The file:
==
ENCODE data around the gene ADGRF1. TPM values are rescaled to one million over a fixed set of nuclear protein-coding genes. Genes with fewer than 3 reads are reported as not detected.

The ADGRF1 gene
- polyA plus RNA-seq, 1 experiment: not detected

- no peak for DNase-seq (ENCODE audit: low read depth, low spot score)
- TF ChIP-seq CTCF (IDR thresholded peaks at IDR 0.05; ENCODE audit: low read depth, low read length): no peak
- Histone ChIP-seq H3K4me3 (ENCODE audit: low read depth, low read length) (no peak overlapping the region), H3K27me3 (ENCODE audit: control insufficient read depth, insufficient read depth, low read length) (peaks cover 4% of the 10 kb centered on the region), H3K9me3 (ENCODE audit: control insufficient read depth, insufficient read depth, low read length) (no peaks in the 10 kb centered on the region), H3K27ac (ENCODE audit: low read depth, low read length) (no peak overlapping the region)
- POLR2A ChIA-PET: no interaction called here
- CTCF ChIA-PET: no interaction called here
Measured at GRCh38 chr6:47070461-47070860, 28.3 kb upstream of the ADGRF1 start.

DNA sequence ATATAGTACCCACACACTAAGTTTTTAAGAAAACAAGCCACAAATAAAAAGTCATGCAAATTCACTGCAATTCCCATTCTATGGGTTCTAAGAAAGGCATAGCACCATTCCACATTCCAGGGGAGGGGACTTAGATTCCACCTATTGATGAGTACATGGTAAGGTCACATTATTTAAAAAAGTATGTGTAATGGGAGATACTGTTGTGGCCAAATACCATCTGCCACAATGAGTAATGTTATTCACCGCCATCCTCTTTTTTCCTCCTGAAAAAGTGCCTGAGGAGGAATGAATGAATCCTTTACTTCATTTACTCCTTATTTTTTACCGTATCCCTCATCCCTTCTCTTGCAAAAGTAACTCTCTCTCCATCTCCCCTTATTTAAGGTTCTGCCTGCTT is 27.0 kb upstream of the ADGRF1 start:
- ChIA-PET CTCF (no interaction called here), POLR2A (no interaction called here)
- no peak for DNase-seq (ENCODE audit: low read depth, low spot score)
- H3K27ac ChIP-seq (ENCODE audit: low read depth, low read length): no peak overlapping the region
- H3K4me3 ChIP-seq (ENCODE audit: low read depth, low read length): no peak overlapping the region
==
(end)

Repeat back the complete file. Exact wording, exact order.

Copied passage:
ENCODE data around the gene ADGRF1. TPM values are rescaled to one million over a fixed set of nuclear protein-coding genes. Genes with fewer than 3 reads are reported as not detected.

The ADGRF1 gene
- polyA plus RNA-seq, 1 experiment: not detected

- no peak for DNase-seq (ENCODE audit: low read depth, low spot score)
- TF ChIP-seq CTCF (IDR thresholded peaks at IDR 0.05; ENCODE audit: low read depth, low read length): no peak
- Histone ChIP-seq H3K4me3 (ENCODE audit: low read depth, low read length) (no peak overlapping the region), H3K27me3 (ENCODE audit: control insufficient read depth, insufficient read depth, low read length) (peaks cover 4% of the 10 kb centered on the region), H3K9me3 (ENCODE audit: control insufficient read depth, insufficient read depth, low read length) (no peaks in the 10 kb centered on the region), H3K27ac (ENCODE audit: low read depth, low read length) (no peak overlapping the region)
- POLR2A ChIA-PET: no interaction called here
- CTCF ChIA-PET: no interaction called here
Measured at GRCh38 chr6:47070461-47070860, 28.3 kb upstream of the ADGRF1 start.

DNA sequence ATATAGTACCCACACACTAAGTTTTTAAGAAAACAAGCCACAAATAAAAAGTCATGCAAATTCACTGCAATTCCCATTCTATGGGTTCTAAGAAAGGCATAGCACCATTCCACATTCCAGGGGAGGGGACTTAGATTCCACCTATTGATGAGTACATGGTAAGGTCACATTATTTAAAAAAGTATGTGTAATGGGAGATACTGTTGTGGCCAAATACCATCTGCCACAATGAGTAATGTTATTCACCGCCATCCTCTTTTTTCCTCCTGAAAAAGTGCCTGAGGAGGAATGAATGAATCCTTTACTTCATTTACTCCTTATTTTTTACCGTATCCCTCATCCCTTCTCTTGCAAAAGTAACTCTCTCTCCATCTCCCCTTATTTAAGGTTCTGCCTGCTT is 27.0 kb upstream of the ADGRF1 start:
- ChIA-PET CTCF (no interaction called here), POLR2A (no interaction called here)
- no peak for DNase-seq (ENCODE audit: low read depth, low spot score)
- H3K27ac ChIP-seq (ENCODE audit: low read depth, low read length): no peak overlapping the region
- H3K4me3 ChIP-seq (ENCODE audit: low read depth, low read length): no peak overlapping the region